THE FLASH Review 3.22 “Infantino Street”

Well, that was unexpected.

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Season 3 has been quite a ride, all things considered. After a handful of episodes indicating The Flash has got its groove back, the penultimate entry “Infantino Street” continues that upward trend, bringing back old favourites and tying things up in rather surprising fashion. Yes, the ending poses some… interesting questions, ones that we might not fully be able to get into until they’re resolved next week, but up until that point, we’re treated to one hell of an episode on pretty much all fronts.

Carmine Infantino drew the iconic The Flash of Two Worlds story, so it’s fitting that his namesake episode takes us back to Earth-2 for a quick excursion. The West family (Joe, Wally and Iris) are hiding out while Barry and Team Flash try to come up with a plan – as the episode’s opening titles indicate, Iris will die in 24 hours – and it’s here that we’re reminded of the show’s heart and soul. It’s a quiet moment between resilient characters, as father and daughter come clean about frivolous skeletons from their past; Joe’s secret Blues Cruise getaway, Iris switching bedrooms so she could sneak out as a teen, all amidst the realization that this might be the last day they spend together. And so they dance.

We’ve been so caught up with Barry’s Savitar story that we’ve barely gotten the time to see things through Iris’ eyes. She knows the exact time of her death. She has for some time now, and that kind of knowledge weighs heavy on the soul… but there is no Flash without Iris West, and there is no The Flash without characters trying to maintain a positive outlook, even in the darkest of moments.

The episode opens sans dialogue, scored fittingly by Aurora song Murder (5, 4, 3, 2, 1) as clocks in everyone’s apartment or workplace count down to Iris’ final moments. Cisco nears a point of helplessness as even the resourceful Felicity Smoak can’t help him. H.R. and Tracy stop for their millionth cup of coffee while toiling to save a woman they barely know. Joe absorbs old photographs before comforting his son Wally, who’s on the verge of losing a family member for a second time, and Barry lies awake in bed, pensive as ever. Iris on the other hand, smiles right next to him. It’s early in the morning on the day she’s to die and she’s never tried caviar. Barry obliges without a fuss, rushing presumably half way across the country to get some. In his absence, she begins recording a video message on his phone. She knows this is the end.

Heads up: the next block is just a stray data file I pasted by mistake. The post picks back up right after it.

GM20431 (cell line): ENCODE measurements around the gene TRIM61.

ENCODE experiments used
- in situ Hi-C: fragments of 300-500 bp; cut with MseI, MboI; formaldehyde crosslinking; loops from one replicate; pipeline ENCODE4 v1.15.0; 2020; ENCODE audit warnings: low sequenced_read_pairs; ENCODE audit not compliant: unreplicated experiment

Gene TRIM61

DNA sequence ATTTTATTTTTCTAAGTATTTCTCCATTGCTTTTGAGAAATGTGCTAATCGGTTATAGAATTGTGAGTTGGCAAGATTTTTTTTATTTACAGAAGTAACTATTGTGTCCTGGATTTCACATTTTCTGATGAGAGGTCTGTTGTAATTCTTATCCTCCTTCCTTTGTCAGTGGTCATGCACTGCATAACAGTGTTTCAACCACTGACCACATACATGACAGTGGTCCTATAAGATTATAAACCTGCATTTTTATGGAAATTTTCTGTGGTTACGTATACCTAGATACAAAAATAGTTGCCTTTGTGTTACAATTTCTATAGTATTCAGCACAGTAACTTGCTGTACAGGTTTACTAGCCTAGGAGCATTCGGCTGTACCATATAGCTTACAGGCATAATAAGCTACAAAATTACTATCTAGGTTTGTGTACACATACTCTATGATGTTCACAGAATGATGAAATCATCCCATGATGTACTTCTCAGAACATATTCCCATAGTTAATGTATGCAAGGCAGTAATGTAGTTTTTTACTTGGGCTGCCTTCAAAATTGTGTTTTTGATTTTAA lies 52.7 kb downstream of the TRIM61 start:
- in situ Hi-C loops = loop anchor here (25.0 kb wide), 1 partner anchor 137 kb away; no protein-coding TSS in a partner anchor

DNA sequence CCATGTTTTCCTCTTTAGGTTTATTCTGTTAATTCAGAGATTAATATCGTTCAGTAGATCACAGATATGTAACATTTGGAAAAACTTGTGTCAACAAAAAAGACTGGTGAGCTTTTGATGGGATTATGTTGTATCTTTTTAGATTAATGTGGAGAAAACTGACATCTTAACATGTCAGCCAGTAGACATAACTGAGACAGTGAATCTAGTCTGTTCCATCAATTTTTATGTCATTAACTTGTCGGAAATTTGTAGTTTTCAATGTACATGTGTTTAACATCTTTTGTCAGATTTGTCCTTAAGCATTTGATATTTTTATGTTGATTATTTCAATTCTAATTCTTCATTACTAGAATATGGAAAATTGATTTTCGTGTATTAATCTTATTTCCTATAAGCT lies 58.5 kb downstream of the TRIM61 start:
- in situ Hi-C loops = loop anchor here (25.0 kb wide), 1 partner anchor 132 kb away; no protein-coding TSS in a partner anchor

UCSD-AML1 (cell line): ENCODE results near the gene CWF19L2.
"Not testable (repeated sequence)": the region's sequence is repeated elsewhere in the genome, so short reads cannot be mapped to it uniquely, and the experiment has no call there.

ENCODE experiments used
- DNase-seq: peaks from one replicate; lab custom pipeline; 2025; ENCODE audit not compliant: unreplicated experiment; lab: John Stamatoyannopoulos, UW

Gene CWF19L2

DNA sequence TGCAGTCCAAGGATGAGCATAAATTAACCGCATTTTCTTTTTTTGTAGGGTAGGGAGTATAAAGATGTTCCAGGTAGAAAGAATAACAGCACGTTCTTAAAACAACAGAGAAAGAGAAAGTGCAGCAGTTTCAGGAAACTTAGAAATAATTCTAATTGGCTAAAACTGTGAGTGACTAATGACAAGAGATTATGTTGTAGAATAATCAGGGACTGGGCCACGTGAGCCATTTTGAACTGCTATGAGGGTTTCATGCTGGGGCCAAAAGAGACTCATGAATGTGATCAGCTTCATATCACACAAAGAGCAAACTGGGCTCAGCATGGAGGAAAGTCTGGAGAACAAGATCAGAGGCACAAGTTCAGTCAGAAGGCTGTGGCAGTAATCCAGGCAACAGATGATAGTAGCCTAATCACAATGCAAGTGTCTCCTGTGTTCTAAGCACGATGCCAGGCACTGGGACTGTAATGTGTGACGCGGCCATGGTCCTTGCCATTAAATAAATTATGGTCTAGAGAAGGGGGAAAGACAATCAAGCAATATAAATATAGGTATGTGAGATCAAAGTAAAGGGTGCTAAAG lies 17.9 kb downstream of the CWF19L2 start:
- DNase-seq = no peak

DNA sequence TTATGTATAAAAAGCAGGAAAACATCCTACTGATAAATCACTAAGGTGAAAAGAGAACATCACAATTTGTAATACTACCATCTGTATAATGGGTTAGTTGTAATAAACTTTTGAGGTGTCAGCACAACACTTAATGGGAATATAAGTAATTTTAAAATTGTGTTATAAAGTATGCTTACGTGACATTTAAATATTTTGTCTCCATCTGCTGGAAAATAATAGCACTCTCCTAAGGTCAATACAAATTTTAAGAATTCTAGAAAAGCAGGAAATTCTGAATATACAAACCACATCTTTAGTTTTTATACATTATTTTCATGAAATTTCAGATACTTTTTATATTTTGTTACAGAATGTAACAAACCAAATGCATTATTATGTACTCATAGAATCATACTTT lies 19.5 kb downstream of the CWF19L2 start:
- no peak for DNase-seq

Elsewhere, despite being questioned about his convictions by Killer Frost, Savitar knows it too.

It’s not all doom and gloom, though! The plan is still an outrageous one – finding an energy source strong enough to power something called a “Speed Force Bazooka” – and after Cisco and Barry’s attempts to convince Lyla fail (you know shit’s getting real when there are TWO Arrow references), Barry decides that stealing the Dominator tech from ARGUS requires an unlikely ally. Namely, former The Flash villain and Legends of Tomorrow anti-hero Leonard Snart.

It’s always good to see Captain Cold back. Always. Wentworth Miller’s joyful scenery-chewing is a welcome addition, whether it’s amidst a daring heist or while dolling out snarky life advice. In the case of “Infantino Street,” it’s both! Leonard may be long dead, but the Legends are time-travelers, so it’s not too hard for Barry to pluck his former nemesis out of a random time period and enlist his help, although there are multiple people who need convincing. One, Joe & Iris, who know just how much Barry’s time travel can mess things up. Desperate times, and all that. And two, Snart himself, who isn’t the sentimental type (or so he claims) but is undoubtedly up for the challenge of stealing alien tech from a heavily guarded government facility.

Barry’s powers are dampened inside ARGUS, so he uses H.R.’s face-changing tech to disguise himself as Lyla. His Wookie-prisoner plan fails (as the handcuffed Snart would tell you, that’s always likely) and the uncanny duo have to take out the guards the old fashioned way. Speaking of fashion, Barry’s choice of attire and hairstyle are a pretty big deal here. Whether or not it’s intentional on his part, it’s certainly the intent of the filmmakers to dress him up ever so close to his evil counterpart from the future. This mission, as fun as it is, might be the ultimate test of his moral fiber.

Another unexpected return comes in the form of the villain King Shark, the half-human half-Great White who ARGUS have now turned into an alien tech guard dog. Despite a handful of Jaws references and a cheeky visual gag of the King’s fin sticking up through mist, there are moments of seriousness that rival any on The Flash till date. First, what Barry is or isn’t willing to do to get King Shark out of the way. And second, what Barry decides to do when Snart gets left behind.